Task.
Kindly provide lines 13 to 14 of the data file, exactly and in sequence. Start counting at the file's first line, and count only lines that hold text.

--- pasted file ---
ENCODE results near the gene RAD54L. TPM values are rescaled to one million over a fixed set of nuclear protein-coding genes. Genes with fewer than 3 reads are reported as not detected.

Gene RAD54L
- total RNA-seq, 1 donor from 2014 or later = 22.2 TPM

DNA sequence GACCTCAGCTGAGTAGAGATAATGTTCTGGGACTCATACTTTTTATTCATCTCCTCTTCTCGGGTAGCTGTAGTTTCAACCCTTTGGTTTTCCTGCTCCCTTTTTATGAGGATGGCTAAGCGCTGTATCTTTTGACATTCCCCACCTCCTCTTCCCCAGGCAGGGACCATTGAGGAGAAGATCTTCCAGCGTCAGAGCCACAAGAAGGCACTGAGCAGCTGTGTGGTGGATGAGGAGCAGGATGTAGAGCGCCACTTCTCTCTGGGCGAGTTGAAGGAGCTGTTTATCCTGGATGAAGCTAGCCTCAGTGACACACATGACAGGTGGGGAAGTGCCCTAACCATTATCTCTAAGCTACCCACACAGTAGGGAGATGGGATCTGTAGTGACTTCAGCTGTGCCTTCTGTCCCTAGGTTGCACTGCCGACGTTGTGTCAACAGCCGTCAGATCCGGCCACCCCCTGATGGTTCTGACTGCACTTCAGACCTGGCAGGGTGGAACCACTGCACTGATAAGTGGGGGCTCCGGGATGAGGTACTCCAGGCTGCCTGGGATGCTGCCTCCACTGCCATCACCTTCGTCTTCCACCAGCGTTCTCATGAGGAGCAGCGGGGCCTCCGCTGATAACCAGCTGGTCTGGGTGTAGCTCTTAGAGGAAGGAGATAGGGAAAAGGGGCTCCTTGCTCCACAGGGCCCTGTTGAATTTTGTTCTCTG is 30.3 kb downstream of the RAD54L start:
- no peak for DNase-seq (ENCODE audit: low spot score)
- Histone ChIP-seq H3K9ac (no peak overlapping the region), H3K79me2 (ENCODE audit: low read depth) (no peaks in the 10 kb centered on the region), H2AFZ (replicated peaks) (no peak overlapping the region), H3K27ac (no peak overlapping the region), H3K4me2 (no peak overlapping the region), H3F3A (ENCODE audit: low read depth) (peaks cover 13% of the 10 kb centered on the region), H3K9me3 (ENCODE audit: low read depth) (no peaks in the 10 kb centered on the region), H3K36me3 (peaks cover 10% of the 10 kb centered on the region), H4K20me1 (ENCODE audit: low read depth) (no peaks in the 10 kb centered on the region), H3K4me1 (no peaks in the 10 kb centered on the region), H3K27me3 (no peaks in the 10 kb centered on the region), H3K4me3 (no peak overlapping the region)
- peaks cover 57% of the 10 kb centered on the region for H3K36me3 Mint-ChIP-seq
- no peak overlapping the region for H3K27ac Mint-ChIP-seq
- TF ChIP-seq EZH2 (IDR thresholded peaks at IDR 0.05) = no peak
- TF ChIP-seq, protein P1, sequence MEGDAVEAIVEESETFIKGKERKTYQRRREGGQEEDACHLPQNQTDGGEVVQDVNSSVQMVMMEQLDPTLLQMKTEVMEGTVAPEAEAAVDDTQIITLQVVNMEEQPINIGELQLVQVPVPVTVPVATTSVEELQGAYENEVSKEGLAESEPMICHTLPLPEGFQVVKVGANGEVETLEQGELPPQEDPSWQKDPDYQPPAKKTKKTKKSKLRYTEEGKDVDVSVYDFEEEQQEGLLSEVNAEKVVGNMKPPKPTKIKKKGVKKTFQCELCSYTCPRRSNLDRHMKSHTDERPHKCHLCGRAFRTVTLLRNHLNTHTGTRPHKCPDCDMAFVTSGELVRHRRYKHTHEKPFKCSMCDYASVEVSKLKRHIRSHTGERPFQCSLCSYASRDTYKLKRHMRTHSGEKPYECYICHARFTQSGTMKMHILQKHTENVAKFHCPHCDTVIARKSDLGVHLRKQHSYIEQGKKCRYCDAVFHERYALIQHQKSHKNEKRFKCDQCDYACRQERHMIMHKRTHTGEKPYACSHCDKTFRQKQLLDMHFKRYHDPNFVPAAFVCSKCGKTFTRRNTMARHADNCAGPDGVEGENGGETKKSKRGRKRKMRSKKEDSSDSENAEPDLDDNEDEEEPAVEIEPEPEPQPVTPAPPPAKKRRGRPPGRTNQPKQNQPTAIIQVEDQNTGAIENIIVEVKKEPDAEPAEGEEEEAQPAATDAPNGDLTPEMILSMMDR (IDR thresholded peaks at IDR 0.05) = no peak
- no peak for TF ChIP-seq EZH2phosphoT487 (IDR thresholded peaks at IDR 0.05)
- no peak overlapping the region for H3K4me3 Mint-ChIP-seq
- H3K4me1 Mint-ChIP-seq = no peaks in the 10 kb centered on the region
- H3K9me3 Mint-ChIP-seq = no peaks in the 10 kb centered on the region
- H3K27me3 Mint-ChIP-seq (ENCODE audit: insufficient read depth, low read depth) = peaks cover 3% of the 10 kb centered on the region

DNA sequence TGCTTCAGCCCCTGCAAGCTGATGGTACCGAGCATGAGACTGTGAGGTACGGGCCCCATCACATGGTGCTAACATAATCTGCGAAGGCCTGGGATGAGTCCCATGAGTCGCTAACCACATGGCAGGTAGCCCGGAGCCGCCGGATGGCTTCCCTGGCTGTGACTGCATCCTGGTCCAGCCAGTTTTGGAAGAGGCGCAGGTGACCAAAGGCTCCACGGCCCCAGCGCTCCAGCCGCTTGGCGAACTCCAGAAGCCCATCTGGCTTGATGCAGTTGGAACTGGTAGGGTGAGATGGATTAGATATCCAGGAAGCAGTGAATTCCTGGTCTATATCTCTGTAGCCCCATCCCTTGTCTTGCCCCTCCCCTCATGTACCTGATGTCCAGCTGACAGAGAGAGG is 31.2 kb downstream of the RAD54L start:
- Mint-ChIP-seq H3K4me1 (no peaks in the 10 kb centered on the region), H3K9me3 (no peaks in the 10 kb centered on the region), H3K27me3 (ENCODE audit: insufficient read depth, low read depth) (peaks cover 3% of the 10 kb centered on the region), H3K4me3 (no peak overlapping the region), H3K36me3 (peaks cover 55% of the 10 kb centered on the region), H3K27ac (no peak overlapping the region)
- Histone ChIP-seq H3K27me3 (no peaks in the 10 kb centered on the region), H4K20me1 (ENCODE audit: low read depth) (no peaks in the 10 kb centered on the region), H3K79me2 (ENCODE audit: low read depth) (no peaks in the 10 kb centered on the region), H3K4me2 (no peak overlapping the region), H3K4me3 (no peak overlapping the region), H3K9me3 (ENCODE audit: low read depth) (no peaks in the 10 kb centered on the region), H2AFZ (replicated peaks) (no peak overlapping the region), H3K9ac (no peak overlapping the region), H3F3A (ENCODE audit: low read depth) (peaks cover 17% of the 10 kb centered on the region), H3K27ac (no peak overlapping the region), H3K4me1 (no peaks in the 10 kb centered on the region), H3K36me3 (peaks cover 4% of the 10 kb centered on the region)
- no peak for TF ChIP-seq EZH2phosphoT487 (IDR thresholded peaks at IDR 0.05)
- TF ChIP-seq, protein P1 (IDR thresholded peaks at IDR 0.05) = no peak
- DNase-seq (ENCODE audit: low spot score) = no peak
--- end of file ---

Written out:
- H3K4me1 Mint-ChIP-seq = no peaks in the 10 kb centered on the region
- H3K9me3 Mint-ChIP-seq = no peaks in the 10 kb centered on the region